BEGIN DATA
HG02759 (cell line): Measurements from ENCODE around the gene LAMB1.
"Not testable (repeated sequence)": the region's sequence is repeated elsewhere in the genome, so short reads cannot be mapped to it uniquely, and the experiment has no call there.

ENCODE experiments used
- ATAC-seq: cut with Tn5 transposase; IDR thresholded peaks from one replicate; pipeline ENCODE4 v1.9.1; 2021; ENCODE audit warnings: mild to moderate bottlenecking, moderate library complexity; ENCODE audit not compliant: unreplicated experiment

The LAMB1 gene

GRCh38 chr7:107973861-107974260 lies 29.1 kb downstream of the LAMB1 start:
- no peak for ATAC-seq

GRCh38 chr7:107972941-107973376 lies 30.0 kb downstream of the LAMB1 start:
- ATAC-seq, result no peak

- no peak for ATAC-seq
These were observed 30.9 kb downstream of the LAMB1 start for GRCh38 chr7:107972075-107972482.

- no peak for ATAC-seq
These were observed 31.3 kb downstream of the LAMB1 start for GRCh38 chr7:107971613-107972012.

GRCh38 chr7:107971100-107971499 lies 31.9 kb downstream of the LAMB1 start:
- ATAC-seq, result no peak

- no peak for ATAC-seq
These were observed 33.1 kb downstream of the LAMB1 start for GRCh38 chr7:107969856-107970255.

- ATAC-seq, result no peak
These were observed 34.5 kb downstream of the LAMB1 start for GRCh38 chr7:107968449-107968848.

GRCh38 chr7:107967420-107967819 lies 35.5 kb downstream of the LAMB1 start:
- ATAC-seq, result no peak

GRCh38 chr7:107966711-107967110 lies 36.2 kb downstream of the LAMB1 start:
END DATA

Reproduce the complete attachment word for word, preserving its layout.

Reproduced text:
HG02759 (cell line): Measurements from ENCODE around the gene LAMB1.
"Not testable (repeated sequence)": the region's sequence is repeated elsewhere in the genome, so short reads cannot be mapped to it uniquely, and the experiment has no call there.

ENCODE experiments used
- ATAC-seq: cut with Tn5 transposase; IDR thresholded peaks from one replicate; pipeline ENCODE4 v1.9.1; 2021; ENCODE audit warnings: mild to moderate bottlenecking, moderate library complexity; ENCODE audit not compliant: unreplicated experiment

The LAMB1 gene

GRCh38 chr7:107973861-107974260 lies 29.1 kb downstream of the LAMB1 start:
- no peak for ATAC-seq

GRCh38 chr7:107972941-107973376 lies 30.0 kb downstream of the LAMB1 start:
- ATAC-seq, result no peak

- no peak for ATAC-seq
These were observed 30.9 kb downstream of the LAMB1 start for GRCh38 chr7:107972075-107972482.

- no peak for ATAC-seq
These were observed 31.3 kb downstream of the LAMB1 start for GRCh38 chr7:107971613-107972012.

GRCh38 chr7:107971100-107971499 lies 31.9 kb downstream of the LAMB1 start:
- ATAC-seq, result no peak

- no peak for ATAC-seq
These were observed 33.1 kb downstream of the LAMB1 start for GRCh38 chr7:107969856-107970255.

- ATAC-seq, result no peak
These were observed 34.5 kb downstream of the LAMB1 start for GRCh38 chr7:107968449-107968848.

GRCh38 chr7:107967420-107967819 lies 35.5 kb downstream of the LAMB1 start:
- ATAC-seq, result no peak

GRCh38 chr7:107966711-107967110 lies 36.2 kb downstream of the LAMB1 start: